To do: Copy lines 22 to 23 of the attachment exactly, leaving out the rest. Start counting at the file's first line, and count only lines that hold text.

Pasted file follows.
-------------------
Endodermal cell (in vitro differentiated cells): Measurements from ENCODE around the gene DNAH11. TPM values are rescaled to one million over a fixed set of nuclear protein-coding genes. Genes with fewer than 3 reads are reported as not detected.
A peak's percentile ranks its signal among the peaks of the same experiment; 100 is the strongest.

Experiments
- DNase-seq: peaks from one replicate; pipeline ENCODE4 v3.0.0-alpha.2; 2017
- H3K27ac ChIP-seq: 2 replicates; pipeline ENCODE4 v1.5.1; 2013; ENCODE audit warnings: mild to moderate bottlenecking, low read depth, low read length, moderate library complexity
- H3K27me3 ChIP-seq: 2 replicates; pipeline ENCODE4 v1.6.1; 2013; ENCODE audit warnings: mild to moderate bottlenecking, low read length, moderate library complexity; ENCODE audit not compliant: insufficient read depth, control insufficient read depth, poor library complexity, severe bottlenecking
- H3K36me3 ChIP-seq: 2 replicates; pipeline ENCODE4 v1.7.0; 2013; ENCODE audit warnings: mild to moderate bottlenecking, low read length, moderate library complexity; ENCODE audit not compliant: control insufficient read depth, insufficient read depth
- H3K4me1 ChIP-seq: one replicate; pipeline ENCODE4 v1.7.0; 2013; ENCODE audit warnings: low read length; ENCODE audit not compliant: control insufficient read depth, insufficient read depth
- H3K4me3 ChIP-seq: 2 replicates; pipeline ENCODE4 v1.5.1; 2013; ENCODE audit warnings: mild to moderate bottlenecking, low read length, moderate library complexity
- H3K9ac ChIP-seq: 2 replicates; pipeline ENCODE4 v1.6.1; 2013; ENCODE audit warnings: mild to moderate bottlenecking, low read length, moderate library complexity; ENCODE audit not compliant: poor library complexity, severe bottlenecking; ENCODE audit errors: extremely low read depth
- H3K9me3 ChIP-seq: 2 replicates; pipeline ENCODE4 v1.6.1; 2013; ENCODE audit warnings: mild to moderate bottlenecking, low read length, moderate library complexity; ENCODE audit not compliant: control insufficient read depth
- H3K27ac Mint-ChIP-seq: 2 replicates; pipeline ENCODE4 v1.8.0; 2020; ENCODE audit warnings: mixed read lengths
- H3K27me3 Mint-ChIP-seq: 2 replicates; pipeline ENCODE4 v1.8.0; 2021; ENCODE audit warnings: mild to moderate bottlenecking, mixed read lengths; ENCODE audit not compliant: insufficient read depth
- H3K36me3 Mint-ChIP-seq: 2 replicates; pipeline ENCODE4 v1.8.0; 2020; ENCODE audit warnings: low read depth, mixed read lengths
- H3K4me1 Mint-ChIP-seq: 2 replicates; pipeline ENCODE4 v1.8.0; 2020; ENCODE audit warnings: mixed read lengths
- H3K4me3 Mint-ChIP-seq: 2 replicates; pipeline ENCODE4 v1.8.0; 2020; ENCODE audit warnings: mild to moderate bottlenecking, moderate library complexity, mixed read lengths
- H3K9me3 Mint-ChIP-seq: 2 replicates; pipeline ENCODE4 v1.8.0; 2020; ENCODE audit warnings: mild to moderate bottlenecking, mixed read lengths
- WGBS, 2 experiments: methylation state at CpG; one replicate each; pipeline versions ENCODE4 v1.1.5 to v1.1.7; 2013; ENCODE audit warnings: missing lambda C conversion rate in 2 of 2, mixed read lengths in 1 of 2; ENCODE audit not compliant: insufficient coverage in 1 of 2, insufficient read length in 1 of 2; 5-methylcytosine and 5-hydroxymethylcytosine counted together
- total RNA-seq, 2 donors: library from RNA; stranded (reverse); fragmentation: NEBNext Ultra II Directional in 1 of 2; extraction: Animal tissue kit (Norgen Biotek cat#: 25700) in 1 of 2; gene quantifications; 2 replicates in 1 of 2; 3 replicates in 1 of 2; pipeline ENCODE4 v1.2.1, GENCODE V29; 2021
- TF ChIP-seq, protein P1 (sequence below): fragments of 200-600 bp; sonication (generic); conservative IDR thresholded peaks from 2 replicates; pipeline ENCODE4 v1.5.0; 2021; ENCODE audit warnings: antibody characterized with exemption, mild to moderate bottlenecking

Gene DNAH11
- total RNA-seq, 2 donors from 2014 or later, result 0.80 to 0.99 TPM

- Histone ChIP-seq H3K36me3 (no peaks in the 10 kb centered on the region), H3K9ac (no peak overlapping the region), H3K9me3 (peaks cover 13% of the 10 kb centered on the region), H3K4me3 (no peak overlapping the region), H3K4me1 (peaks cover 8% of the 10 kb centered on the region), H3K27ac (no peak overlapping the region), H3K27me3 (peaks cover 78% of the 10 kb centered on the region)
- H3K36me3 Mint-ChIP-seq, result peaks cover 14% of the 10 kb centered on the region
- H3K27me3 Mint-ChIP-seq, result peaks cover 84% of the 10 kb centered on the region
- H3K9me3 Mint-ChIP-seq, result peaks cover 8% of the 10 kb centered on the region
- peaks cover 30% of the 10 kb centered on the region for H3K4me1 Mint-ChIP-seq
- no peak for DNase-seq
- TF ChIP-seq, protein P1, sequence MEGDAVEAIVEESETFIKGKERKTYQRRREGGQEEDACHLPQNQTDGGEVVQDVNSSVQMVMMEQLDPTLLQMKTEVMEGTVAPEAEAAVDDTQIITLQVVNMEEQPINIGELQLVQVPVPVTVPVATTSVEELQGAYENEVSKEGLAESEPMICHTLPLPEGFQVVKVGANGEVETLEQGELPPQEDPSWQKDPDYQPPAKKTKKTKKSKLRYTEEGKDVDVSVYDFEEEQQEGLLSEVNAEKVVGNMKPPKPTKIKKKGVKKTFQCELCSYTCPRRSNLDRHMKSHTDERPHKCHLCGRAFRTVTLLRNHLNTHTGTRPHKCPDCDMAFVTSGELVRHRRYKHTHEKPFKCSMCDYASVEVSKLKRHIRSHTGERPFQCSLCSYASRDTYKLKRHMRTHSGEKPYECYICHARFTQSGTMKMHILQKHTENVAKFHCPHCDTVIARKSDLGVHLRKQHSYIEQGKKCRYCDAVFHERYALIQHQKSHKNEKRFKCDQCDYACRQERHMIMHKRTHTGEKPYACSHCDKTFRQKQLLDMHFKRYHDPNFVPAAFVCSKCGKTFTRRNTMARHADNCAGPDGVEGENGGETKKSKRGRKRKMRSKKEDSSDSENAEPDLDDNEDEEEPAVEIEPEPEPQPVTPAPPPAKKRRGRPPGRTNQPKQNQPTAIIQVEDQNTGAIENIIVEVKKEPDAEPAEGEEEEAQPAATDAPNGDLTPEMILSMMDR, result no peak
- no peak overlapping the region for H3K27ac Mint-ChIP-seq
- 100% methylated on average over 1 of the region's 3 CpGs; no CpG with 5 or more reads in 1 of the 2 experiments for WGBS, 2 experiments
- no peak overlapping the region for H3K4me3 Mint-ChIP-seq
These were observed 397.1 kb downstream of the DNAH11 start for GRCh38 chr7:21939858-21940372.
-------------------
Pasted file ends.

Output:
- total RNA-seq, 2 donors from 2014 or later, result 0.80 to 0.99 TPM

- Histone ChIP-seq H3K36me3 (no peaks in the 10 kb centered on the region), H3K9ac (no peak overlapping the region), H3K9me3 (peaks cover 13% of the 10 kb centered on the region), H3K4me3 (no peak overlapping the region), H3K4me1 (peaks cover 8% of the 10 kb centered on the region), H3K27ac (no peak overlapping the region), H3K27me3 (peaks cover 78% of the 10 kb centered on the region)